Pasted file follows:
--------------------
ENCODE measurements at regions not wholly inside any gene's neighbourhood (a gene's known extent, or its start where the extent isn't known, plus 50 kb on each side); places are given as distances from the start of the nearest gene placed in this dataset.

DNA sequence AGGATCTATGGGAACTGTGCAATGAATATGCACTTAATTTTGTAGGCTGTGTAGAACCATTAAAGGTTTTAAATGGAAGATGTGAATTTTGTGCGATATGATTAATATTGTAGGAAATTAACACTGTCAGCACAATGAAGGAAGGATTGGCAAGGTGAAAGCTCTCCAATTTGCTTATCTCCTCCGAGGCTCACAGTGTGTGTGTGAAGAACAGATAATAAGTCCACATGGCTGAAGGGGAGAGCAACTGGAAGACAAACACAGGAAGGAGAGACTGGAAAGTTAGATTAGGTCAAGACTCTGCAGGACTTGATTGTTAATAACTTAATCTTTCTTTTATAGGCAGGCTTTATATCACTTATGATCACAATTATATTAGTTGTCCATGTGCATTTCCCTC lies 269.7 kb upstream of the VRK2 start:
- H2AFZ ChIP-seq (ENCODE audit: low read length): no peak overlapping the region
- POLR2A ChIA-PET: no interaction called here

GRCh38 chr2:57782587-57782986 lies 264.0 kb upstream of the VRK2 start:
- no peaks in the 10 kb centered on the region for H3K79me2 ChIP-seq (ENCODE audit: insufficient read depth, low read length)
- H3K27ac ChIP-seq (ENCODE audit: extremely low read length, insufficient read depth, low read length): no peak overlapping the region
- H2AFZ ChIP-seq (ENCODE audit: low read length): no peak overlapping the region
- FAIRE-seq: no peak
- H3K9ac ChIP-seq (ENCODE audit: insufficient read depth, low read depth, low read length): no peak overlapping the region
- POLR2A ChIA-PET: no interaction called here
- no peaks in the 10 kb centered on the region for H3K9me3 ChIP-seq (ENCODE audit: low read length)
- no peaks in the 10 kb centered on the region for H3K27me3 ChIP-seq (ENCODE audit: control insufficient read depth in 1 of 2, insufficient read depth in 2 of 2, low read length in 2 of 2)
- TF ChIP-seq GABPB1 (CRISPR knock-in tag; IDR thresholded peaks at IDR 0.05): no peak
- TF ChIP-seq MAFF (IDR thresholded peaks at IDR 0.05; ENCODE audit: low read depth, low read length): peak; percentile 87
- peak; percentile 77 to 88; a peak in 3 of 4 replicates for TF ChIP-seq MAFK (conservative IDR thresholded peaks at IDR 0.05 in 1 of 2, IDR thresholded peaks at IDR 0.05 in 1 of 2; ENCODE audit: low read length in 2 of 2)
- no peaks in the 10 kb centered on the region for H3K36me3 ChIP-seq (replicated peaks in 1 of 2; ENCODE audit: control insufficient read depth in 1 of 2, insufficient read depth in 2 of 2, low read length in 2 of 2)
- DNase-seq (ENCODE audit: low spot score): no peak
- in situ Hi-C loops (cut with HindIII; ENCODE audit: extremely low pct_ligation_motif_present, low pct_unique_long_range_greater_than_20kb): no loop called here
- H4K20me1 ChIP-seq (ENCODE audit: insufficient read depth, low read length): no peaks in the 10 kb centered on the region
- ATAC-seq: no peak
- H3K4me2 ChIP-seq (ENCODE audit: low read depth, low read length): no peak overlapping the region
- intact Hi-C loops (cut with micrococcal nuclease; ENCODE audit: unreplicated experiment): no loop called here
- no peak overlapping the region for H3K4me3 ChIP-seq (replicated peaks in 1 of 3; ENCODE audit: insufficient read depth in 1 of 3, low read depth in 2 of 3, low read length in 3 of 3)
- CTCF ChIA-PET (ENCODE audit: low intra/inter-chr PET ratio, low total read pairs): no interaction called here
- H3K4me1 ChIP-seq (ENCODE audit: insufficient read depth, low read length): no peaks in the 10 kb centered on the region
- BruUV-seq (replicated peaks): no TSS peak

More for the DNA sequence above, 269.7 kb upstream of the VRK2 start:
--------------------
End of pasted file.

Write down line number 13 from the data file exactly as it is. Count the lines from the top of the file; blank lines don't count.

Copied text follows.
- no peaks in the 10 kb centered on the region for H3K27me3 ChIP-seq (ENCODE audit: control insufficient read depth in 1 of 2, insufficient read depth in 2 of 2, low read length in 2 of 2)